Wednesday’s Meritage – Wine Quiz Answer, #MWWC6 Results, WTSO Marathon Next Week, Champagne in Numbers
Let’s start with the answer for the wine quiz #89, grape trivia – Dolcetto. In the quiz, you were supposed to answer 5 questions about the red grape from Piedmont called Dolcetto. Here are the questions, now with the answers:
Q1: Except the “sweet little one”, what is the other possible explanation to the name of the Dolcetto grape?
A1: Dolcetto is likely named after the hilltops where the grape is growing (“duset” in Piedmont dialect).
Q2: Sort these Piedmontese grapes in the order of time of ripening, from earlier to the later: Barbera, Dolcetto, Freisa, Nebbiolo
A2: Typically, Dolcetto ripens two weeks earlier than Barbera, and Barbera ripens two weeks earlier than Nebbiolo. Freisa ripens a bit earlier or about at the same time as Nebbiolo. Thus correct answer is Dolcetto – Barbera – Freisa – Nebbiolo (the last two can be also swapped in place).
Q3: Wine Spectator calls wines rated in 95-100 range Classic (the highest and the most prestigious category). True or False: there are no Dolcetto-based wines rated in the Classic category
A3: True. The highest rated Dolcetto wine is only has a 93 rating, thus there are no Dolcetto wines in the Classic category.
Q4: One of the North American grapes for the long time was assumed to be identical to Dolcetto ( until recent DNA tests proved it wrong). Do you what grape was that?
a. Chambourcin, b. Charbono, c. Marechal Foch, d. St. Croix
A4: It was actually a Charbono grape which was erroneously assumed to be Dolcetto.
Q5: What is the suggested serving temperature for Dolcetto wines?
a. 65ºF to 75ºF, b. 60ºF to 65ºF, c. 50ºF to 60ºF, d. 45ºF to 50ºF
A5: The answer here of course is not universal, as the serving temperature should be rather linked to the style of wine – light style Burgundy will command different serving temperature comparing to the full bodied Pinot Noir from California. However, on average, Dolcetto wines are considered to be light-bodied, or lighter style reds, which are generally recommended to be served slightly chilled, at under 60ºF. Thus correct answer is c, 50ºF to 60ºF.
This time around we don’t have a winner, unfortunately. Yes, I understand that the grapes are getting a bit more obscure, but hey – they are still no too obscure for Google! I can give you a hint for what to expect in this grape trivia series – we still have quite a few interesting grapes to talk about, so you should expect to see here Pinotage, Tannat, Montepucliano, Bonarda, Viura, Gruner Veltliner and others. See, now you have a head start!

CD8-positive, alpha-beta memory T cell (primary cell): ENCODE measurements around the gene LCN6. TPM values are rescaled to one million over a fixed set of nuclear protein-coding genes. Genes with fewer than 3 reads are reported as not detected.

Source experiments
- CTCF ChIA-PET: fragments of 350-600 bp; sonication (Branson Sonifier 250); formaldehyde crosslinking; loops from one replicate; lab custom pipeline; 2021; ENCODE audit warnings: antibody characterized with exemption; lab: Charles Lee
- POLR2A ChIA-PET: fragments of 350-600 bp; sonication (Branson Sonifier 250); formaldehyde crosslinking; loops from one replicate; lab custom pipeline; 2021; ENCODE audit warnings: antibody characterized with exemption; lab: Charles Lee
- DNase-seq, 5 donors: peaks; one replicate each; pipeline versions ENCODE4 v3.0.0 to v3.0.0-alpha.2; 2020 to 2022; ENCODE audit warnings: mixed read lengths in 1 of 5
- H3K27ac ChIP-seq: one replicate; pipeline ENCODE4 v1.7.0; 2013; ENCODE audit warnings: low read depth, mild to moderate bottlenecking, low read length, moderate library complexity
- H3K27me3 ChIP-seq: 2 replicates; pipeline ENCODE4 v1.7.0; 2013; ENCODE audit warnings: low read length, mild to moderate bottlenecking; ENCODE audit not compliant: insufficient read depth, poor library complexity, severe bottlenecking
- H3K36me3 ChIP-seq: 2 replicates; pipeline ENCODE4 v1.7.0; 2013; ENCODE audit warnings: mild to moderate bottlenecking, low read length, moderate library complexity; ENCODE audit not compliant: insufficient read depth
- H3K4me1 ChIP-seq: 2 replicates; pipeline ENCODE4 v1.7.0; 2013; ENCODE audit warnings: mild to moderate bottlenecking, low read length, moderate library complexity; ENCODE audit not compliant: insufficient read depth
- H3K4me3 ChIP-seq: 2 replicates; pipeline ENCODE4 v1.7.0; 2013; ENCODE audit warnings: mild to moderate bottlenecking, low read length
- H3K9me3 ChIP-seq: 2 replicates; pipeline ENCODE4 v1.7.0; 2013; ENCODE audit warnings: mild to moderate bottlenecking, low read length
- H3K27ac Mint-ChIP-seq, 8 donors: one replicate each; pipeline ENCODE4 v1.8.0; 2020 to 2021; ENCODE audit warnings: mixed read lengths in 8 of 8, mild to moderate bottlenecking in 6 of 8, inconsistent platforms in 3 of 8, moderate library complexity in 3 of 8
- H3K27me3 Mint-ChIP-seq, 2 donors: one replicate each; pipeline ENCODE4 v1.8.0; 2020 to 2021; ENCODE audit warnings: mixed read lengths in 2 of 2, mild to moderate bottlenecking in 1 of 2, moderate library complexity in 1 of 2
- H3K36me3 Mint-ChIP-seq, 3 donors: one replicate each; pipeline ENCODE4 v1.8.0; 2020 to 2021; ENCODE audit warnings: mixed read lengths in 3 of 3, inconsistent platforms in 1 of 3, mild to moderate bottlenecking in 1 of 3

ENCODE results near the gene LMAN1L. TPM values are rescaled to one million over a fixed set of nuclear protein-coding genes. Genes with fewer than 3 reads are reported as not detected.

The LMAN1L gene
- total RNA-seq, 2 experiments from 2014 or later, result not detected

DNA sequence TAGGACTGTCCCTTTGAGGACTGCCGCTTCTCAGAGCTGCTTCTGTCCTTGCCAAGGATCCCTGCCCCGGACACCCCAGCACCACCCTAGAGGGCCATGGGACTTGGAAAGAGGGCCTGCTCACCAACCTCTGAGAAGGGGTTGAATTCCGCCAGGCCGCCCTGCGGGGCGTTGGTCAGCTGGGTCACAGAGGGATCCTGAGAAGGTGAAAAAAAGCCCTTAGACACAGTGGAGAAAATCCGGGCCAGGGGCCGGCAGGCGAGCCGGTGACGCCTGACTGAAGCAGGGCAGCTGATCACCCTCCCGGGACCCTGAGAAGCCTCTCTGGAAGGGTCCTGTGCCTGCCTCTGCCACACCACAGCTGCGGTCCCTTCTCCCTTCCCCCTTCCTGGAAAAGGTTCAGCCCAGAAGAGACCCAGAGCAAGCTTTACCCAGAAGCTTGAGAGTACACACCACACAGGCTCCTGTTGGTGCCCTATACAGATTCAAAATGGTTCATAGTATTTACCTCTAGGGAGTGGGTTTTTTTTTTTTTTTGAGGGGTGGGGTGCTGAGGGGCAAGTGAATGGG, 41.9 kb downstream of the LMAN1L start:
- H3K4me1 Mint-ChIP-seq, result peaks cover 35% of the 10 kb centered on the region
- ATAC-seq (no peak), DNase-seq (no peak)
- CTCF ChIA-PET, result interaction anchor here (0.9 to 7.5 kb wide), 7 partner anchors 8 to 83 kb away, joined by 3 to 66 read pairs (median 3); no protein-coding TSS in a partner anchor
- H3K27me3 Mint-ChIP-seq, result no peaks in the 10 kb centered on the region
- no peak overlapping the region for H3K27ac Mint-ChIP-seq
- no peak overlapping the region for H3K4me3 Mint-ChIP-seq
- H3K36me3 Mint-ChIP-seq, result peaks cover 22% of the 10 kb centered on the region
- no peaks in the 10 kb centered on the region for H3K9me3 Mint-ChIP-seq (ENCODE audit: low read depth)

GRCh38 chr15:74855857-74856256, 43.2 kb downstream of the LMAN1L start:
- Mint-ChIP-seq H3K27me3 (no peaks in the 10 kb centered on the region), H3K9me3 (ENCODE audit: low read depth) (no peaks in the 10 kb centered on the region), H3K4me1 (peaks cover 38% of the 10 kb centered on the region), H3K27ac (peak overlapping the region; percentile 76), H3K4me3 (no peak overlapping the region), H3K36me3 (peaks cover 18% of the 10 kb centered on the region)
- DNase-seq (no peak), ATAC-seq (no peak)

Now, to the interesting stuff around the vine and the web!
First, the Monthly Wine Writing Challenge #6 with the theme of “Mystery”, hosted by Jeff a.k.a. The Drunken Cyclist, has its winner! Alissa of SAHMMelier is the new queen of the MWWC! Here is the link to her winning post, in case you didn’t read it yet. Alissa is now working on the announcement of the new theme, which will be … spoiler alert? nope, you will have to wait for it to appear in Alissa’s blog.
I’m repeating here my note from the last week. Wine Til Sold Out, better known as WTSO, is conducting their Cheapskate Marathon next Tuesday, January 28th, starting 6 AM Eastern – be there ( in front of your computer), or risk missing out on the great wine deals. The Marathon will be conducted with the usual rules: all the wines are priced in $7.99 to $18.99 range, no e-mail announcements, all new wines are announced on twitter and only on twitter, new wines are offered every 15 minutes or sooner if the previous wine is sold out, free shipping for the quantities of 4 and up of the same wines. Happy hunting!
Last interesting item I want to bring to your attention is a few numbers about the sales of Champagne. It looks like the sales of Champagne worldwide are down for the second year in the row – there were 5 million bottles less sold in 2013 compare to 2012, and 2012 had even bigger slump comparing with 2011. Here is the link to the article in The Drinks Business which contains a lot more of the detailed numbers, including statistics by the different countries.
And we are done here. The glass is empty – but the refill is on its way! Cheers!